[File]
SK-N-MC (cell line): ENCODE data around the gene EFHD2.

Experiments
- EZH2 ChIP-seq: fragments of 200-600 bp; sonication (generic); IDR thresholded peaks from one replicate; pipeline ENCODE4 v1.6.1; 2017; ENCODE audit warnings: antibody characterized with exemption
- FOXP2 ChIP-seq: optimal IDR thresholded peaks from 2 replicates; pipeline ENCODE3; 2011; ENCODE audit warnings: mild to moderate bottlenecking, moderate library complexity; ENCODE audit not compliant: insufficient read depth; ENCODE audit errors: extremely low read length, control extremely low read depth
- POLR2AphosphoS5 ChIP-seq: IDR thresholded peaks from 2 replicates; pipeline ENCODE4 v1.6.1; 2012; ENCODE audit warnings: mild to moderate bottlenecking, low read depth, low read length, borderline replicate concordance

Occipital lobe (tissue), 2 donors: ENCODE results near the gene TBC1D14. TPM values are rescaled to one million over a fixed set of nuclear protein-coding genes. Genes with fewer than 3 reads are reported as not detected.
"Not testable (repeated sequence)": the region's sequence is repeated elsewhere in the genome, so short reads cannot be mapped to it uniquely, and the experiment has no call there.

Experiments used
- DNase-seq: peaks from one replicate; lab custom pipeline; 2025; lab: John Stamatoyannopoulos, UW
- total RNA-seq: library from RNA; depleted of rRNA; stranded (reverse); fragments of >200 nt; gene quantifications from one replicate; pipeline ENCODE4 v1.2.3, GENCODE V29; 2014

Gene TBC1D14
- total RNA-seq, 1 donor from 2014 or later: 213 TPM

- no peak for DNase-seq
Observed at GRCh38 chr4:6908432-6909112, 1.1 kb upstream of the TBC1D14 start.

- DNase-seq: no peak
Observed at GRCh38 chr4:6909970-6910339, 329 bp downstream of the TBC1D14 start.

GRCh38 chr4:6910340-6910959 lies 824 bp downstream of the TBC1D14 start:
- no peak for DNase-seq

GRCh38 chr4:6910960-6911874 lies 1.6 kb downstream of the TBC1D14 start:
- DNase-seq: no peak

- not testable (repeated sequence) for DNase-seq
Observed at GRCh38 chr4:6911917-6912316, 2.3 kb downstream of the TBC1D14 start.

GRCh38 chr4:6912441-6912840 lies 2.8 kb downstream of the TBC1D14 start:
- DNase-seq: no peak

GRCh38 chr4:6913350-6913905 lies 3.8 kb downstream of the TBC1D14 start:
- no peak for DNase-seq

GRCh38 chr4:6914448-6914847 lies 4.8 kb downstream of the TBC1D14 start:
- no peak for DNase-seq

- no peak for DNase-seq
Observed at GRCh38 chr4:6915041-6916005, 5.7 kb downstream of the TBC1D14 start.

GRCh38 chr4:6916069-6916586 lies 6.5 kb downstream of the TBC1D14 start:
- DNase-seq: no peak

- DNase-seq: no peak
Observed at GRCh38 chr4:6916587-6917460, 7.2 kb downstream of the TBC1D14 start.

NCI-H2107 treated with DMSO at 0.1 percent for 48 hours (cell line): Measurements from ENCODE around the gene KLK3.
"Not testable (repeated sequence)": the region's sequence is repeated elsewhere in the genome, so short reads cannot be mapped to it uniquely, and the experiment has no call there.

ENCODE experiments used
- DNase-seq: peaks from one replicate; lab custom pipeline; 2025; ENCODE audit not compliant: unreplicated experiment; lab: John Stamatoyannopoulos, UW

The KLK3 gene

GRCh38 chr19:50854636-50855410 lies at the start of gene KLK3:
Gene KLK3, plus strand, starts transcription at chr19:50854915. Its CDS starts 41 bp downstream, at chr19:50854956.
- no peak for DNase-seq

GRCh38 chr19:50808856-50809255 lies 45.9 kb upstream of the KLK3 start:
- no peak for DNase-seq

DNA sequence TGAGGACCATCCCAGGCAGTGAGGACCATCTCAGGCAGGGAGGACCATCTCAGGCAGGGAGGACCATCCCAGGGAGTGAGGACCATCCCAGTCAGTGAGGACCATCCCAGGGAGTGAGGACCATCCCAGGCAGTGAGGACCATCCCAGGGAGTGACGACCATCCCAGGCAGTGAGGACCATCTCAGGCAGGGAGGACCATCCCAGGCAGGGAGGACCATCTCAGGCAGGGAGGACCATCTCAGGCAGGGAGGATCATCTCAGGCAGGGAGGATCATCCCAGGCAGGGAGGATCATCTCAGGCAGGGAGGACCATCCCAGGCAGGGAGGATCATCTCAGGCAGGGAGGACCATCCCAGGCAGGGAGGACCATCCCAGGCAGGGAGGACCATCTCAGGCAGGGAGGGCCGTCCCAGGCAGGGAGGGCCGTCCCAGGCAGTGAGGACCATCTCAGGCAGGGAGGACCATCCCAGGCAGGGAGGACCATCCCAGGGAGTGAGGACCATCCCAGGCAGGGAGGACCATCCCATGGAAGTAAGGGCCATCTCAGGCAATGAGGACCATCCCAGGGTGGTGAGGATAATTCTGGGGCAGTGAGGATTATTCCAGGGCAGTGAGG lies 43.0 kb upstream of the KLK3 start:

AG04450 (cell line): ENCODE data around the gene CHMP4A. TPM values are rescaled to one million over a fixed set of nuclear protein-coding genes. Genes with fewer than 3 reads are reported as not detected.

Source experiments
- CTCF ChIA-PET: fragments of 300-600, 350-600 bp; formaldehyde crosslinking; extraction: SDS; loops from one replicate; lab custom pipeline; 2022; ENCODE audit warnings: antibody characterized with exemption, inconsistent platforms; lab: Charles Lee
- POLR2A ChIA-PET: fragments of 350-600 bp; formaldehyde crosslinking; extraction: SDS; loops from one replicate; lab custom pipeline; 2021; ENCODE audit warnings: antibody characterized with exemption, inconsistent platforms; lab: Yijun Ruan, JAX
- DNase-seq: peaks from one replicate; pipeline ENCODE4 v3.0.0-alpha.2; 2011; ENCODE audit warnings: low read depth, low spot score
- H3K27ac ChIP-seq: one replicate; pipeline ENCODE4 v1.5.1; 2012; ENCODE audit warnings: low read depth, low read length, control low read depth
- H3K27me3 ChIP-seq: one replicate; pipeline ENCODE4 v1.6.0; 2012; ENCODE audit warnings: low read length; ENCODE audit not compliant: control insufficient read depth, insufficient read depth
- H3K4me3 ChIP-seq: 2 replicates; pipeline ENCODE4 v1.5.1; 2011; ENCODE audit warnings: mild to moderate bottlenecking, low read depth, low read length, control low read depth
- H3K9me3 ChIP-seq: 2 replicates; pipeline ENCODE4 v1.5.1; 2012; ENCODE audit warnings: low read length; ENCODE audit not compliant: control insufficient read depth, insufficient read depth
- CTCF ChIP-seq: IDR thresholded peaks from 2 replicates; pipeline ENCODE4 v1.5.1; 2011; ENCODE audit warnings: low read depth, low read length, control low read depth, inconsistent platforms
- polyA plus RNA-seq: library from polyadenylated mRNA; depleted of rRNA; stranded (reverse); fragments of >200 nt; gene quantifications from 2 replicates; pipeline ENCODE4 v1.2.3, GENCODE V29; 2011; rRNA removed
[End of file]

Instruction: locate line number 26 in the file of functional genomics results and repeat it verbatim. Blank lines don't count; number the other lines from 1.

- no peak for DNase-seq